Past the vintage neon signage of the art deco-style Parisian hotel in Miami Beach, an eight-foot-tall milk carton perpetually pours a stream into a colossal cereal bowl. Performers luxuriate in the liquid while splashing around and sipping tropical drinks. Floating inside the bowl are inflatable cereal pieces from favorite childhood brands.
The installation at Satellite Art Show, titled F+++ OFF, is the brainchild of Brooklyn-based artist duo Jen Catron and Paul Outlaw. Originally titled Fuck It, the new title expresses the artists’ exasperation with the roadblocks they experienced while trying to coordinate the piece in Miami. “F+++ OFF is going to be just as ridiculous and absurd as it sounds,” the pair says.
Though F+++ OFF seems downright strange on the surface, there’s a deeper intention. “Everyone will enjoy the humor and absurdity. But consider the geography and location to derive more meaning. A lot of our work, on the surface, is nothing. After you move past the ridiculousness, humor, and nothingness, we do enjoy representing bigger meanings and darker tones,” Outlaw says.
So what do an oversize milk cartoon, cereal bowl, and spoon mean to the larger sociopolitical climate? “There’s a lot of anxiety in the world right now. In the political, environmental, art world, everything is shifting so quickly. With all the wealth at the art fairs, and the money spent here, we wanted to poke fun at it with this absurd, ridiculous sculpture,” Catron says.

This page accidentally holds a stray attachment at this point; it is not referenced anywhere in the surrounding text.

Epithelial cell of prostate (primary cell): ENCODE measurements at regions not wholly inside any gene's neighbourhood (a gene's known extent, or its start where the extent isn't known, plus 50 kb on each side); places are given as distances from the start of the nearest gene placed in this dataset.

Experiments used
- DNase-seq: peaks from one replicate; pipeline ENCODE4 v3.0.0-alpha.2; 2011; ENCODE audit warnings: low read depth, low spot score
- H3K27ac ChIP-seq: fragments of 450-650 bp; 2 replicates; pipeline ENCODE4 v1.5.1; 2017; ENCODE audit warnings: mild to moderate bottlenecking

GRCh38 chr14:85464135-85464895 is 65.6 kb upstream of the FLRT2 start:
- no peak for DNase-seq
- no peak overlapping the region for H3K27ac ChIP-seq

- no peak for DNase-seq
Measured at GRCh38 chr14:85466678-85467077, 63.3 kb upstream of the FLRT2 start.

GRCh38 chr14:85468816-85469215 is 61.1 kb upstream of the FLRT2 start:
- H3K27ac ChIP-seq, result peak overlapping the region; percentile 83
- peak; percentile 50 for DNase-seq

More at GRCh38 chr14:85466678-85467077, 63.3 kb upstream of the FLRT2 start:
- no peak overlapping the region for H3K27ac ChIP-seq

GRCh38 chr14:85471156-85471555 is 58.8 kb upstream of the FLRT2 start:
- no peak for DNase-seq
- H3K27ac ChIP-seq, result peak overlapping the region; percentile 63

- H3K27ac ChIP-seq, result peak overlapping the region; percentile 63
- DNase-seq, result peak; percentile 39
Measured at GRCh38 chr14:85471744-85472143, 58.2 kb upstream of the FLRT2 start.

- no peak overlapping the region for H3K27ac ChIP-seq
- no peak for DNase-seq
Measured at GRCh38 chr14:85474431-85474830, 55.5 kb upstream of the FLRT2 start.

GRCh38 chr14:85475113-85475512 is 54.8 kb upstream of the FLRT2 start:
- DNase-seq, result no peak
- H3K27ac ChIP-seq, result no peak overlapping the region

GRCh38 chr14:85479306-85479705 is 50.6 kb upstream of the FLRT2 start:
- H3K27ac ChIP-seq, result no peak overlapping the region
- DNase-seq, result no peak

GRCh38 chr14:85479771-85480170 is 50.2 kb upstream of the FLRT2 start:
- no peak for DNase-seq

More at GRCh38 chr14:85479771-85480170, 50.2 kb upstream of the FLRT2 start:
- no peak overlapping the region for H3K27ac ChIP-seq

The absurdity of F+++ OFF compares to the excess of Art Basel and the surrounding art fairs, structuring both an analogy and a critique. “All the art at Basel is excellent, the best in the world. But it’s a capitalistic experience with the art fairs in general. It’s a shopping arena. It can be ridiculous,” Outlaw says.
Catron and Outlaw understand the risk and dilemma in creating work that critiques the very world that sustains them. “As artists, we have a lot of mixed feelings about fairs. We want artists to make money, but the art world has shifted to cater to these fairs. It’s taken away some of the aura of art. It can gloss over the reason for making art and whitewash that away sometimes. There’s a darker side to art fairs,” Outlaw says. “But we’re not 100 percent critical of all these things because it’s a world we want to be a part of. In our work, we tend to critique and criticize the things we want to be a part of.”
In the end, the artist duo really just wants to elicit a laugh from the audience. Outlaw says, “My favorite reaction is when someone looks at it, giggles to themselves, and thinks, That’s stupid. Then they go away and think there’s more meaning behind it.”
Catron interjects, “But there’s nothing wrong with just a laugh from the audience. I mean, this is not what you expect to find in a hotel room.”
At Satellite Art Show, Thursday, December 1, through Sunday, December 4, at the Parisian Hotel, 1510 Collins Ave., Miami Beach. Day passes cost $10; week passes cost $25. Visit satellite-show.com.
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